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Rupturing an Achilles Tendon

June 13, 2019
Rupturing an Achilles Tendon

Anyone who watched game 5 of the NBA finals a couple of days ago would have seen Golden State Warriors’ star Kevin Durant rupture his Achilles tendon in real team. I won’t post the video here, but if you’re interested, a simple YouTube search should show it up. So what is the Achilles tendon? How does it rupture? and How is it treated if you do rupture it?

The Achilles tendon attaches the calf muscles to the heel. It is an important structure in terms of your ability to generate power for tasks such as running and jumping, transmitting the forces generated by the calf muscles to the foot to point the foot downwards.

Achilles Tendon

The Achilles tendon is so named because of the story of Achilles in Greek mythology, who’s mother dipped him in the River Styx when he was a baby to make him invincible. However she held him by the heel, and so his heel did not come into contact with the water and was therefore his one vulnerable spot. Achilles then died by being shot in the heel with an arrow.

Achilles Tendon

The Achilles tendon can undergo a degenerative process, where it is progressively over time exposed to more load than it is able to deal with. Due to being a tendon, which has a poor supply, the Achilles does not have a good capacity for healing. The body’s response to the progressive overloading of the tendon actually makes the tendon weaker.

Healthy tendon is strong, fibrous tissue, composed of collage fibres which are densely packed together and run straight up and down the tendon. This composition is ideal for dealing with the forces which go through the Achilles tendon. As the tendon degenerates, the fibres become more disordered and seperated. For this reason, an Achilles tendon which is very degenerated will appear thicker than a healthy tendon (and often has a particularly thick nodule in it). It’s important to note that this thickened tendon is actually weaker than a thinner, healthier tendon, unlike muscles which tend to be stronger when they are larger.

It’s also important to note that this degenerative process may or may not cause pain. Pain associated with a degenerative process at the Achilles tendon (Achilles tendinopathy) tends to be worse following a period of inactivity and particularly first thing in the morning. As it progresses it may cause pain as you begin exercise, and then later cause pain throughout exercise. However, as I mentioned, often Achilles tendon degeneration can occur without causing any pain at all.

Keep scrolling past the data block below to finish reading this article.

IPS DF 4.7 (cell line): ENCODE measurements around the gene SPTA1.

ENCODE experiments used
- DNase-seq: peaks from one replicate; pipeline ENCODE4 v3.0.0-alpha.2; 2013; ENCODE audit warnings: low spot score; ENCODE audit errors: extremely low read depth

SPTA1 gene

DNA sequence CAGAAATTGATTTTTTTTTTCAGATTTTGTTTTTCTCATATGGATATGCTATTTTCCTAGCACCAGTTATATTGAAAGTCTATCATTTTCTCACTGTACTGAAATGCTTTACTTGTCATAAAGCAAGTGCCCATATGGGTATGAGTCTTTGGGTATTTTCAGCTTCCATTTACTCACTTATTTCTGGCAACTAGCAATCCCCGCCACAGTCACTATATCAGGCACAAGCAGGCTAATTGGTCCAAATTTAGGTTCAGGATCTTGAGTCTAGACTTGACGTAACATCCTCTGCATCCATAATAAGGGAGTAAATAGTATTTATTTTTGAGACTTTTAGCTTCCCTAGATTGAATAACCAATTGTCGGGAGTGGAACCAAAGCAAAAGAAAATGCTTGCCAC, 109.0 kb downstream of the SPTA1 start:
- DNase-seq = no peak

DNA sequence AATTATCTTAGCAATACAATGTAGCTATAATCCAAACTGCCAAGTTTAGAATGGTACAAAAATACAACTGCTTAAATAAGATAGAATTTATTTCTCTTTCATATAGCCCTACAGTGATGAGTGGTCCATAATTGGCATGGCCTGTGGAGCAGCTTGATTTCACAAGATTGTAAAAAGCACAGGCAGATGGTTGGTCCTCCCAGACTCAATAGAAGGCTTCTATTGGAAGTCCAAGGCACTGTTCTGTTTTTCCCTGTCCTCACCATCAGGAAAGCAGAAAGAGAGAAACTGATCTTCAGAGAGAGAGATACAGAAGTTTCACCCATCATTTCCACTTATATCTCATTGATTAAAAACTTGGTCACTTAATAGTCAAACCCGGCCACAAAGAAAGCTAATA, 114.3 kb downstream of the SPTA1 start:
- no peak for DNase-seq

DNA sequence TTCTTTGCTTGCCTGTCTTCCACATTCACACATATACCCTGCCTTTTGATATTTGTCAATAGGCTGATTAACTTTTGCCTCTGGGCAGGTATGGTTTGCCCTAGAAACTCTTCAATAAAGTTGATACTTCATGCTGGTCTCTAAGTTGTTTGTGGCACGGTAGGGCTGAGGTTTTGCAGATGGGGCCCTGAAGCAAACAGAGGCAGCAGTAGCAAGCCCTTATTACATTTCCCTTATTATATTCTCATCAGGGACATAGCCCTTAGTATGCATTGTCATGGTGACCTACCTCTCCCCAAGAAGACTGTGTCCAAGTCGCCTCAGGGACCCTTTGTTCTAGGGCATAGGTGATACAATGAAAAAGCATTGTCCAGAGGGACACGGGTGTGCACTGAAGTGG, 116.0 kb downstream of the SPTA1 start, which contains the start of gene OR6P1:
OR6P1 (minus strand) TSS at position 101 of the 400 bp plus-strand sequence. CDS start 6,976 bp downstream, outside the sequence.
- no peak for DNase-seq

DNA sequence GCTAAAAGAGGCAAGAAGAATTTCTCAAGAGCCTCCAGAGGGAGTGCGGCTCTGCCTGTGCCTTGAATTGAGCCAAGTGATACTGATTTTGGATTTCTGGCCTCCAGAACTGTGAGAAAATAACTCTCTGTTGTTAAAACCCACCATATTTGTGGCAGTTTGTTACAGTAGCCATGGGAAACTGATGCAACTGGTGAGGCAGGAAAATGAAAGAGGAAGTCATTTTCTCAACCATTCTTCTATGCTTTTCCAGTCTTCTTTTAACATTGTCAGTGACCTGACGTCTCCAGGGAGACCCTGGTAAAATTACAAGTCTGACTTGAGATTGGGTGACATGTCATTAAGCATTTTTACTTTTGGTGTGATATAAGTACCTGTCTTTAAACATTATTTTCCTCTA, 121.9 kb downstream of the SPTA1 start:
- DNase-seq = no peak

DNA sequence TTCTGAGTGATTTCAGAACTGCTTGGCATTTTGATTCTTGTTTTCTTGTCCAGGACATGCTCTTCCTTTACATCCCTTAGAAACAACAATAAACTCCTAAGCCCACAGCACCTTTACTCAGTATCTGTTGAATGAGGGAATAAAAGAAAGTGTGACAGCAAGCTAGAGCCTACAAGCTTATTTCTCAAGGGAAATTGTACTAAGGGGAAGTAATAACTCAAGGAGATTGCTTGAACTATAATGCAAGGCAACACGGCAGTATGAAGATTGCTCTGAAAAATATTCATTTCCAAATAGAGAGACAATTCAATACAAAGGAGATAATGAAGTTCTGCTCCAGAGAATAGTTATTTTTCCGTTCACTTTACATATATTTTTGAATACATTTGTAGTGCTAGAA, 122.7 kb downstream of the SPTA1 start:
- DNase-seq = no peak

The weakening of the Achilles tendon as a result of the degenerative process means that it may then rupture when exposed to a greater force than it is capable of dealing with (often during running or jumping activities). As an Achilles tendon ruptures it snaps and recoils up into the leg as the calf muscles are no longer anchored to the foot. This is what you can see happening in Kevin Durant’s leg if you do look up that YouTube video!

**It’s also important to note that not all Achilles tendinopathies result in an Achilles tendon rupture. Around 100 times as many people have Achilles tendinopathy pain as Achilles tendon ruptures occur each year**

Achilles Tendon

Achilles tendon ruptures are usually repaired by surgery, though sometimes they are managed conservatively and people are still able to return to sport. Whether repaired surgically or conservatively, Achilles tendon rupture is associated with a long rehab and recovery period. Rehab involves gradual return of movement at the ankle and strength of the calf, while also maintaining strength and function of structures in the rest of the lower limb. Exercises involving quicker change from lengthening to shortening of the calf and Achilles can then be gradually introduced in preparation for return to sport.

Return to sport typically takes around one year, while athletes frequently have reduced performance in their first year following return to sport, before their performance begins to return towards pre-injury levels.

Achilles Tendon

Performing calf strengthening exercises with good control of the eccentric (lowering) phase is helpful in stimulating the fibres of the Achilles tendon to align themselves to better cope with forces through the tendon, and is generally helpful in slowing the process of Achilles degeneration.

If you’re having issues with your Achilles tendon, see our physiotherapist in Aubin Grove today!

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